Previous research has linked phthalate exposure to birth defects, low sperm count, polycystic ovary disease, and early or delayed puberty, just to name a few. Prenatal phthalate exposure may also lead to reduced IQ in children, and also an association between phthalate concentrations in the mother’s system during pregnancy and the child’s ability to concentrate has been found, including children’s working memory, their perceptual reasoning skills, and the time it takes them to process and retrieve information at the age of 7.

Reduce exposure to endocrine-disrupting chemicals with these tips

You can minimize this exposure by keeping these 15 key principles in mind: 

1.Eat mostly fresh whole foods. Processed and packaged foods are a common source of BPA and phthalates—particularly cans, but also foods packaged in plastic wrap.

2. Buy products that come in glass bottles rather than plastic or cans.

3. Store your food and beverages in glass, rather than plastic, and avoid using plastic wrap. Use glass containers if heating food in your microwave, as heat tends to increase the release of chemicals from plastic. Be aware that even BPA-free plastic  typically leaches other endocrine-disrupting chemicals, just as bad as BPA.

4. Use glass baby bottles for your infants.

5. Be careful with cash register receipts. If you use a store regularly, encourage the management to switch to BPA-free receipts. I shop at Publix for my food and when I called them about the receipts it turns out they had already switched. Nevertheless it is wise to limit your contact with all these receipts.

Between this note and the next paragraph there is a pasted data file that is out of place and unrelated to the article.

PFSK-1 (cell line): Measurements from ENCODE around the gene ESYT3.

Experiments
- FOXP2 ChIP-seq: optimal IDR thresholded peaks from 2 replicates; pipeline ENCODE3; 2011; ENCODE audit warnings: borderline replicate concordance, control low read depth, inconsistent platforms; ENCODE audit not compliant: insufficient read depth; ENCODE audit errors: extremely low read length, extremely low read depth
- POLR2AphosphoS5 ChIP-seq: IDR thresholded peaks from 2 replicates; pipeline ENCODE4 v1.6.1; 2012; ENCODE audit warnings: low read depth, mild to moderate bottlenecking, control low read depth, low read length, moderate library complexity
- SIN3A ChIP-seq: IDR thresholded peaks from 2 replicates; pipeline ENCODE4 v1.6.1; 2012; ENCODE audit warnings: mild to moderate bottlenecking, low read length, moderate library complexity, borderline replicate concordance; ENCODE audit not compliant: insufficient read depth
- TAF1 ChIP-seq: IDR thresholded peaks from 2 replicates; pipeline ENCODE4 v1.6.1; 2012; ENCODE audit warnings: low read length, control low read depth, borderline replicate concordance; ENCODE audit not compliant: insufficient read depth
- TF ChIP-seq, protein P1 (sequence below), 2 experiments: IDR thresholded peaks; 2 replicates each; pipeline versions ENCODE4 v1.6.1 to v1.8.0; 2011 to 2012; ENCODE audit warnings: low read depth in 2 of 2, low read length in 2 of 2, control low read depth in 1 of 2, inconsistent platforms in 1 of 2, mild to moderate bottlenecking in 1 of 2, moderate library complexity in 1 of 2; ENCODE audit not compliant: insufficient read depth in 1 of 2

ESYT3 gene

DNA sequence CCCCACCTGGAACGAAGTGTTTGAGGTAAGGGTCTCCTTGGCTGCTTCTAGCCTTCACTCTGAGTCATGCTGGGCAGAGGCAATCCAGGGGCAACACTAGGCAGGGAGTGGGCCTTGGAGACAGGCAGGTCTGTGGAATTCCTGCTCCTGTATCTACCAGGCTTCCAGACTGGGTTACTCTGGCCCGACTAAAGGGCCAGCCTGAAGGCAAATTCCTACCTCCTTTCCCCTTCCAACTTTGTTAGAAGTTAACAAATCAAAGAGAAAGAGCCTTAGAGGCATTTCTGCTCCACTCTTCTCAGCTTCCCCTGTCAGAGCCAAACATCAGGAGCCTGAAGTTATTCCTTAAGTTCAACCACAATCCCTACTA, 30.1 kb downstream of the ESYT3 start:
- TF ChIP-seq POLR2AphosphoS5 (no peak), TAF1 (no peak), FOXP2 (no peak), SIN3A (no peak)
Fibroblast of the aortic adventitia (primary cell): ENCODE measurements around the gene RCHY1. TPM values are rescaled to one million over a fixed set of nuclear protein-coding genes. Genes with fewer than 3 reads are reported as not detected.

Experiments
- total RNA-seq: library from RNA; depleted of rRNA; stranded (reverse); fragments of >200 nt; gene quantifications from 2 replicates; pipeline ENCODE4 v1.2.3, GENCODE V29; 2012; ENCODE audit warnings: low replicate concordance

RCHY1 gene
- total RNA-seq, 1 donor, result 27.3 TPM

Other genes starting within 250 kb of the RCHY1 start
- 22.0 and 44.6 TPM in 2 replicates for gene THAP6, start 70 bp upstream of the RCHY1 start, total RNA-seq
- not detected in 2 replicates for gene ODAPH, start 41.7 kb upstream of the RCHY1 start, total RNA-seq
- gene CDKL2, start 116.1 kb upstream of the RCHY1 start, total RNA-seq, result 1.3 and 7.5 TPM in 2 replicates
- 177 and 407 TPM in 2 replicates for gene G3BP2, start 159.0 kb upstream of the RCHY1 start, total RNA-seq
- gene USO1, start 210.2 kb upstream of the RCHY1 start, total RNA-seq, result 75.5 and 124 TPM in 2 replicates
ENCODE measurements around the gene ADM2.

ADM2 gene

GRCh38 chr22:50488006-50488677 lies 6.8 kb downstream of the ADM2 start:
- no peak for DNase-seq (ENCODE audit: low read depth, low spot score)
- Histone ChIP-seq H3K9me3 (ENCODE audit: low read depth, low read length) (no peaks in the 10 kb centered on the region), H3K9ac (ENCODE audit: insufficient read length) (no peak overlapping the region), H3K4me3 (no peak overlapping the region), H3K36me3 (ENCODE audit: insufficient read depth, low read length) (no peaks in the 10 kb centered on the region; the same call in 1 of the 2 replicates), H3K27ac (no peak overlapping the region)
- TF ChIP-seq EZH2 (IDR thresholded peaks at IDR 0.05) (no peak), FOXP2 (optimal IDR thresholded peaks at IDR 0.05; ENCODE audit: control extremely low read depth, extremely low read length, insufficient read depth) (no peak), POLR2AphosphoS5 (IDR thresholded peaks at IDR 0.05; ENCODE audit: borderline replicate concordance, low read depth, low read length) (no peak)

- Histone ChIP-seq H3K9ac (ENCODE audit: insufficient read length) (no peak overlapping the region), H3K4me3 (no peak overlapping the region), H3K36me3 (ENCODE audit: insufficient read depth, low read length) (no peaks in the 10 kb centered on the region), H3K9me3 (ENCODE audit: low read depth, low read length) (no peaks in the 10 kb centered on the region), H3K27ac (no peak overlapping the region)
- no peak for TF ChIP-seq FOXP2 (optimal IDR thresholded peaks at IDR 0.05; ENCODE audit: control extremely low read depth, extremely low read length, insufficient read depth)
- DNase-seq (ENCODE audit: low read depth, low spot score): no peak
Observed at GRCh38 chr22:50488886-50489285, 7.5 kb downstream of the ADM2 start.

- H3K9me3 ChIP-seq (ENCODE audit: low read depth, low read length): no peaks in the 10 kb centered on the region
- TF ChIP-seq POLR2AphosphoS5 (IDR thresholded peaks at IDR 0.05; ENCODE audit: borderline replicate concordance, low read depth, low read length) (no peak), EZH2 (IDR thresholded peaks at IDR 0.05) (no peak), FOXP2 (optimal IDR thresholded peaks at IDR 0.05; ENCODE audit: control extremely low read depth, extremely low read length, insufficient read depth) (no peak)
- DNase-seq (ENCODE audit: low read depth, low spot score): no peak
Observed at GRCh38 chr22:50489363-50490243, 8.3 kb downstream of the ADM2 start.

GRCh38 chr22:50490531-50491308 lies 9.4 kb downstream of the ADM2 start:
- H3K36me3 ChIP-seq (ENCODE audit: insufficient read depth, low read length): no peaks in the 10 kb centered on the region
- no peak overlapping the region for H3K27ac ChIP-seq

6. Look for products that are made by companies that are earth-friendly, animal-friendly, sustainable, certified organic, and GMO-free. This applies to everything from food and personal care products to building materials, carpeting, paint, baby items, furniture, mattresses, and more. When redoing your home, look for “green,” toxin-free alternatives in lieu of regular paint and vinyl floor coverings, the latter of which is another source of phthalates.

7. Choose toys made from natural materials to avoid plastic chemicals like phthalates and BPA/BPS, particularly for items your child may be prone to suck or chew on.

8. Breastfeed your baby exclusively if possible, for at least the first year (as you will avoid phthalates exposure from infant formula packaging and plastic bottles/nipples).

9. Use natural cleaning products, or make your own.

10. Switch over to organic toiletries, including shampoos, toothpastes, antiperspirants, and cosmetics. EWG’s Skin Deep database can help you find personal care products that are free of phthalates and other potentially dangerous chemicals.

11. Replace your vinyl shower curtain with a fabric one.

12. Replace women hygiene products (tampons and sanitary pads) with safer alternatives. While most ingredients in feminine hygiene products are undisclosed, tests suggest they may contain dioxins and petrochemical additives.

13. Look for fragrance-free products; phthalates are often used to help the product hold its fragrance longer.

14. Avoid fabric softeners, dryer sheets, air fresheners, and scented candles for the same reason.

15. Check your home’s tap water for contaminants and filter the water if necessary. You may also want to use an alternative to PVC pipes for your water supply. A teach your children not to drink water from garden hoses!

Sources:
The American Chemistry Council
The U.S. Food and Drug Administration (FDA)

https://www.niehs.nih.gov/health/topics/agents/sya-bpa/